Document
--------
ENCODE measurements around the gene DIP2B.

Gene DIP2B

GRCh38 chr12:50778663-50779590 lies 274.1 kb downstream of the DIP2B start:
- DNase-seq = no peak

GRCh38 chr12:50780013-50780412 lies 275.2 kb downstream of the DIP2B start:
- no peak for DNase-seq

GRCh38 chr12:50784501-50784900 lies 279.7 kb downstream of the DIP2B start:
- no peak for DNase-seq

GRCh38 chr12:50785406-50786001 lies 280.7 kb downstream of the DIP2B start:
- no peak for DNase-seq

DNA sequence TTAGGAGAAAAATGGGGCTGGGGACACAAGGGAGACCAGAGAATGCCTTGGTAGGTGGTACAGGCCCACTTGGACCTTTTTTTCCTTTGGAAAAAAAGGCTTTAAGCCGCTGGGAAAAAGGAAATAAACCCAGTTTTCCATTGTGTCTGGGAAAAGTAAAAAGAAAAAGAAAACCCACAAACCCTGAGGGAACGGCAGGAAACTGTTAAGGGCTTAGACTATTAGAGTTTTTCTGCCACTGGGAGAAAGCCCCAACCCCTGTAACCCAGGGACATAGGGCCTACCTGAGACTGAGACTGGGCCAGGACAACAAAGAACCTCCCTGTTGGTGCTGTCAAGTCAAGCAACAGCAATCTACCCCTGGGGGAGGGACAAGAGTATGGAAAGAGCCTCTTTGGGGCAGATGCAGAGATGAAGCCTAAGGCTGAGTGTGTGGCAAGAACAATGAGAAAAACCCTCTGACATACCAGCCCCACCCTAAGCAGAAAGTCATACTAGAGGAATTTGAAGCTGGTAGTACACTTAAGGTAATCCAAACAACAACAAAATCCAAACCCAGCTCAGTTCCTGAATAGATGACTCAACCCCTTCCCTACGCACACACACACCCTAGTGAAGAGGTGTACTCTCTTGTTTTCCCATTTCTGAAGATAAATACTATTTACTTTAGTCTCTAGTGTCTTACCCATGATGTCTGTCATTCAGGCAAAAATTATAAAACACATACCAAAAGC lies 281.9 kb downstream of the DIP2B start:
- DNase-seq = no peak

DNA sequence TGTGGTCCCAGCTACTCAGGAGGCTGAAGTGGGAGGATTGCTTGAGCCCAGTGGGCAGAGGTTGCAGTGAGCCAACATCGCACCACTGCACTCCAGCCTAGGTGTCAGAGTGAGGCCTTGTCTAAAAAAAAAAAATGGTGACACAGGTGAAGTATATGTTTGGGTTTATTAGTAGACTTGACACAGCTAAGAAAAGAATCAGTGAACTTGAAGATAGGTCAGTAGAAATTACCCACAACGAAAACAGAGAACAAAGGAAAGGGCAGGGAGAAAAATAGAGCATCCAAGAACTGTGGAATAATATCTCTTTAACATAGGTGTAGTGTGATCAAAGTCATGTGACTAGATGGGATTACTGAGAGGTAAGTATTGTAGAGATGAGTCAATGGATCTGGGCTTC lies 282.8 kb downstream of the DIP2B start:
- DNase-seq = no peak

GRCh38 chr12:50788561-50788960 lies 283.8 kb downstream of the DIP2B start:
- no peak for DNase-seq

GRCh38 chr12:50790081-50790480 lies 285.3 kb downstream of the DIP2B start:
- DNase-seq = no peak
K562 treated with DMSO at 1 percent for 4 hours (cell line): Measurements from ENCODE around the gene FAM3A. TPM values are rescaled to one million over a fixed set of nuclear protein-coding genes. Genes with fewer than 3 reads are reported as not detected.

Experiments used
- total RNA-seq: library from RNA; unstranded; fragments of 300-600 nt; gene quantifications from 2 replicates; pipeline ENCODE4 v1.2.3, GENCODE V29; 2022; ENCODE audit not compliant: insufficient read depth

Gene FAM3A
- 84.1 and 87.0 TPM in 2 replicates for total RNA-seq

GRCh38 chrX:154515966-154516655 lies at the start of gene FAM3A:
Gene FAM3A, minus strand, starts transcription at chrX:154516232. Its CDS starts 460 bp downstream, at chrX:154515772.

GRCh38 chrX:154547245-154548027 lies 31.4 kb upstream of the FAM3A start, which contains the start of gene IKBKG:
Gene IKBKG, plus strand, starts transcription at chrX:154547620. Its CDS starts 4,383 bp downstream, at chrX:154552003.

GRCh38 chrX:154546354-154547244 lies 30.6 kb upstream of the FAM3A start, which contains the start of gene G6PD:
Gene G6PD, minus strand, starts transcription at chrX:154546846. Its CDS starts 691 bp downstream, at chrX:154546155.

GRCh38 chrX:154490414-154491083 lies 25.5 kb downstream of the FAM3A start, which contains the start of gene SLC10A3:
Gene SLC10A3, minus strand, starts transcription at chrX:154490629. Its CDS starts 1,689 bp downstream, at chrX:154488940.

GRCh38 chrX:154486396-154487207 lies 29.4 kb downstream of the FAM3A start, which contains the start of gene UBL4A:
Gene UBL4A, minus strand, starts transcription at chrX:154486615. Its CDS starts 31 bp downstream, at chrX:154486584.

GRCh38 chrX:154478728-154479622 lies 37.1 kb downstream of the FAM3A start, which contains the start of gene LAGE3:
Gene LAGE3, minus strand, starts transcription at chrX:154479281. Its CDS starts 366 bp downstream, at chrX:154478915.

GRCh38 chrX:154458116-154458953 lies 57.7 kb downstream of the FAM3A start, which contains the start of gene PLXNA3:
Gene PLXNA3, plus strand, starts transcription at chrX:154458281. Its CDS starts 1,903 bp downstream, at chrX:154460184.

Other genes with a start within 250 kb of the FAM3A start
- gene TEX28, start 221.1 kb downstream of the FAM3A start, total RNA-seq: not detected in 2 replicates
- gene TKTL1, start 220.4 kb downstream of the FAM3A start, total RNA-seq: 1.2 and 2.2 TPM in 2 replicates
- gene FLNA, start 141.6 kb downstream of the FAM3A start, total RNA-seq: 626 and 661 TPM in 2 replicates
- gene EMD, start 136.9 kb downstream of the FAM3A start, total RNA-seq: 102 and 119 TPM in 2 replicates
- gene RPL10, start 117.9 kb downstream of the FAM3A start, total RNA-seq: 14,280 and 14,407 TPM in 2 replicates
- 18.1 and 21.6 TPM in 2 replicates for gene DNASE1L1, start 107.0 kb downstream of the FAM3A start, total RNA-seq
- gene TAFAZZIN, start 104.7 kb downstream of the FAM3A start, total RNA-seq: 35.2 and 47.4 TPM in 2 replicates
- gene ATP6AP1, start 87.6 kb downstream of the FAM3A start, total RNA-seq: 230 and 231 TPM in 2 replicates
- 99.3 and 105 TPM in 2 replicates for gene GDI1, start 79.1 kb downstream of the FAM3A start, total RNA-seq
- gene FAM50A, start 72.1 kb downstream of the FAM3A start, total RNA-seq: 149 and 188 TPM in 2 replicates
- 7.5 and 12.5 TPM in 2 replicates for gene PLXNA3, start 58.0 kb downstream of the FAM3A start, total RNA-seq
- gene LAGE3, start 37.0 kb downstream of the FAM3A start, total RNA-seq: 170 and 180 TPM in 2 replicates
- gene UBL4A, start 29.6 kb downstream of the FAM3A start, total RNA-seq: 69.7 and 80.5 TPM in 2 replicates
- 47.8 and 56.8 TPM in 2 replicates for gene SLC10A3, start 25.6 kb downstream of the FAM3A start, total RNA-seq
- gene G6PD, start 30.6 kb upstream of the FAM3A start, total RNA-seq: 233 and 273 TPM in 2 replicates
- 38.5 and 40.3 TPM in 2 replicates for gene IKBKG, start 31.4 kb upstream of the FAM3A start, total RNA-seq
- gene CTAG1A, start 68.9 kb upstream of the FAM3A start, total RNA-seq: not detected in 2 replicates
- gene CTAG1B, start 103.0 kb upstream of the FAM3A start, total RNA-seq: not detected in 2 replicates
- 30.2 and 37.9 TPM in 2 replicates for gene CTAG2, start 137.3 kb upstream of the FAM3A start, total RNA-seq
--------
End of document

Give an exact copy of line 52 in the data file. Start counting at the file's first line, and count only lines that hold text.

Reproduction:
- 47.8 and 56.8 TPM in 2 replicates for gene SLC10A3, start 25.6 kb downstream of the FAM3A start, total RNA-seq